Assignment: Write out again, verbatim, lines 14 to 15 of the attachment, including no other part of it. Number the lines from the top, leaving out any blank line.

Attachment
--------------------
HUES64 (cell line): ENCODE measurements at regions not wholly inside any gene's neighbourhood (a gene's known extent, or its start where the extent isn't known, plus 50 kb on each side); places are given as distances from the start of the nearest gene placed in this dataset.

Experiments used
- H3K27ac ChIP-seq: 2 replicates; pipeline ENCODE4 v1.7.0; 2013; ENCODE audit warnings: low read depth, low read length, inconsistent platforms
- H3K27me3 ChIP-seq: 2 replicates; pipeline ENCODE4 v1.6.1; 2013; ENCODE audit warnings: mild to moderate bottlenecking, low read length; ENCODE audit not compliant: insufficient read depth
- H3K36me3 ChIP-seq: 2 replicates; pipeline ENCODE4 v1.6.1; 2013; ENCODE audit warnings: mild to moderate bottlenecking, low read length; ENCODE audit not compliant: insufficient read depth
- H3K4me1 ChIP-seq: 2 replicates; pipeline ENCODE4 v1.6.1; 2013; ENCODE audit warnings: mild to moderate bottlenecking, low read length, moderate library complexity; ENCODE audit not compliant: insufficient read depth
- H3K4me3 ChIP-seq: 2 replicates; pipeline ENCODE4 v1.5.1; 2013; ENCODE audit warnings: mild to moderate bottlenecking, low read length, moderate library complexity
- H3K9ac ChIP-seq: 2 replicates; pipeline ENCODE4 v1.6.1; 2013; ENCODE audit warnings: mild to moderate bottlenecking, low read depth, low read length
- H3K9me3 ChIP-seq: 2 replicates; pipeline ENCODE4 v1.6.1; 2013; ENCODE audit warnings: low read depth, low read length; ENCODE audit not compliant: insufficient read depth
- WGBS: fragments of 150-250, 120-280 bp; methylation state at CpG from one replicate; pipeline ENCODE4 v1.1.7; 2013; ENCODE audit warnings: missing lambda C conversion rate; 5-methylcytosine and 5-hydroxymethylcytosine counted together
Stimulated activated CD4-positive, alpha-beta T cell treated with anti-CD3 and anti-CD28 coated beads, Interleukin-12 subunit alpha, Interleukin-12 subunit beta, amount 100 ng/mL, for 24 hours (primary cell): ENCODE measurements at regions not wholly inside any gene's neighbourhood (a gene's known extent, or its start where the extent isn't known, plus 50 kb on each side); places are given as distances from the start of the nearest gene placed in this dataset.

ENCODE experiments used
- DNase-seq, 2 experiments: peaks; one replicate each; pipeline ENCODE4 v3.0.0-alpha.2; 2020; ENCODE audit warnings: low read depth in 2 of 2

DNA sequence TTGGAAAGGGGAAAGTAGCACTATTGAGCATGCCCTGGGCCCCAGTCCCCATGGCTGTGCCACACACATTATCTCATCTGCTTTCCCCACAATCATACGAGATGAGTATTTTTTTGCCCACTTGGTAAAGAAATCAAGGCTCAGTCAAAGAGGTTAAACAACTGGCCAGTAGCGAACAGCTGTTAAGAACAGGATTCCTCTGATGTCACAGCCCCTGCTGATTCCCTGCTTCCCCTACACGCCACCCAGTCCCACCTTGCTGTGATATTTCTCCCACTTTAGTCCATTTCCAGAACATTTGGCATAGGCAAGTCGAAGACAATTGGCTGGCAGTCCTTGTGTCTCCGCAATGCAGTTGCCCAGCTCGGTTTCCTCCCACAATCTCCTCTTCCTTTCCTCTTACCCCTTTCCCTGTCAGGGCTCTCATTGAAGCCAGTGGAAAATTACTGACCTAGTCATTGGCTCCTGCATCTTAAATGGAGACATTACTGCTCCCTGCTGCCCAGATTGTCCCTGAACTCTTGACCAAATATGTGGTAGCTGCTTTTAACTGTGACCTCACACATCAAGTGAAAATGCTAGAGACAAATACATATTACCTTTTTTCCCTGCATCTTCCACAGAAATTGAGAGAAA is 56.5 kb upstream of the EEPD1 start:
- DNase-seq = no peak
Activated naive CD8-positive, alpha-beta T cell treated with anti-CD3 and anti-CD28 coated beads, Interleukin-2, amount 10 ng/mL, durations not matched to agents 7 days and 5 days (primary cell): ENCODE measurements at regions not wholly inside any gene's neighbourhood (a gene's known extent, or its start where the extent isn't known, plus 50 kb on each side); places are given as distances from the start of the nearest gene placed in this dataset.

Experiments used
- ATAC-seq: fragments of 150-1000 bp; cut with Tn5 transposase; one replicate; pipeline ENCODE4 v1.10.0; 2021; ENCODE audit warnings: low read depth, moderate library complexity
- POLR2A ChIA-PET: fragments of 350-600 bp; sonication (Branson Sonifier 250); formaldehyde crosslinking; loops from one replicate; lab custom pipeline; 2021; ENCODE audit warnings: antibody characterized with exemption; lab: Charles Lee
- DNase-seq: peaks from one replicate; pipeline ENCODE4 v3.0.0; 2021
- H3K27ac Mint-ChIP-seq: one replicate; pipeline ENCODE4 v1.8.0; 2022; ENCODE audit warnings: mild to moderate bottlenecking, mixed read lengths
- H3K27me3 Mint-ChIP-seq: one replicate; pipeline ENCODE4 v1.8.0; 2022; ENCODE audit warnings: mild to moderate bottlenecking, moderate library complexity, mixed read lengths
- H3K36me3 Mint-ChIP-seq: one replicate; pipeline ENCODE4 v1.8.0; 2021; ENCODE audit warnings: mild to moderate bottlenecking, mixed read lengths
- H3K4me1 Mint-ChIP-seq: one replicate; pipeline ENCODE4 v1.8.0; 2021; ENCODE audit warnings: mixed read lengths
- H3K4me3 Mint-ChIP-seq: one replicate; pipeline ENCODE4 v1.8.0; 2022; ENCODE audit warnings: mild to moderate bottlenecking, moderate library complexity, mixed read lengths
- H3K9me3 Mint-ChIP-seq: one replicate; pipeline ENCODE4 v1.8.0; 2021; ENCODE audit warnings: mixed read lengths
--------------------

DNA sequence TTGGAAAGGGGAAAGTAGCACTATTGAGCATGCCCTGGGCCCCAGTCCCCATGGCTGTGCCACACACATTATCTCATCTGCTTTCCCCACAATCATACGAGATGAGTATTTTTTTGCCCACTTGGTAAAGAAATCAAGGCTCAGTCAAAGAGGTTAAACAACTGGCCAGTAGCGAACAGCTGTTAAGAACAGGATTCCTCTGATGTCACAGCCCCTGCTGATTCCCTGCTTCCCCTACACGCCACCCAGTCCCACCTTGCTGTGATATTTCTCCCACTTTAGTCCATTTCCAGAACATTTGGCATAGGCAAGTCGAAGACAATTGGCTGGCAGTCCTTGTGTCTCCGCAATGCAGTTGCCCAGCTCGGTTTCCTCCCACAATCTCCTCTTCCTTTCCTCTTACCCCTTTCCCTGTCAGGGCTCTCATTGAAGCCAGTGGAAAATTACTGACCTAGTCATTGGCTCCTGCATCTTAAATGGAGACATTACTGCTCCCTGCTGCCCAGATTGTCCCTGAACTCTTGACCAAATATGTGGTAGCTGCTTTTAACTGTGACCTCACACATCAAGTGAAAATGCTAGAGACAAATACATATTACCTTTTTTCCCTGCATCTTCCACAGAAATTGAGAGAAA is 56.5 kb upstream of the EEPD1 start:
- DNase-seq = no peak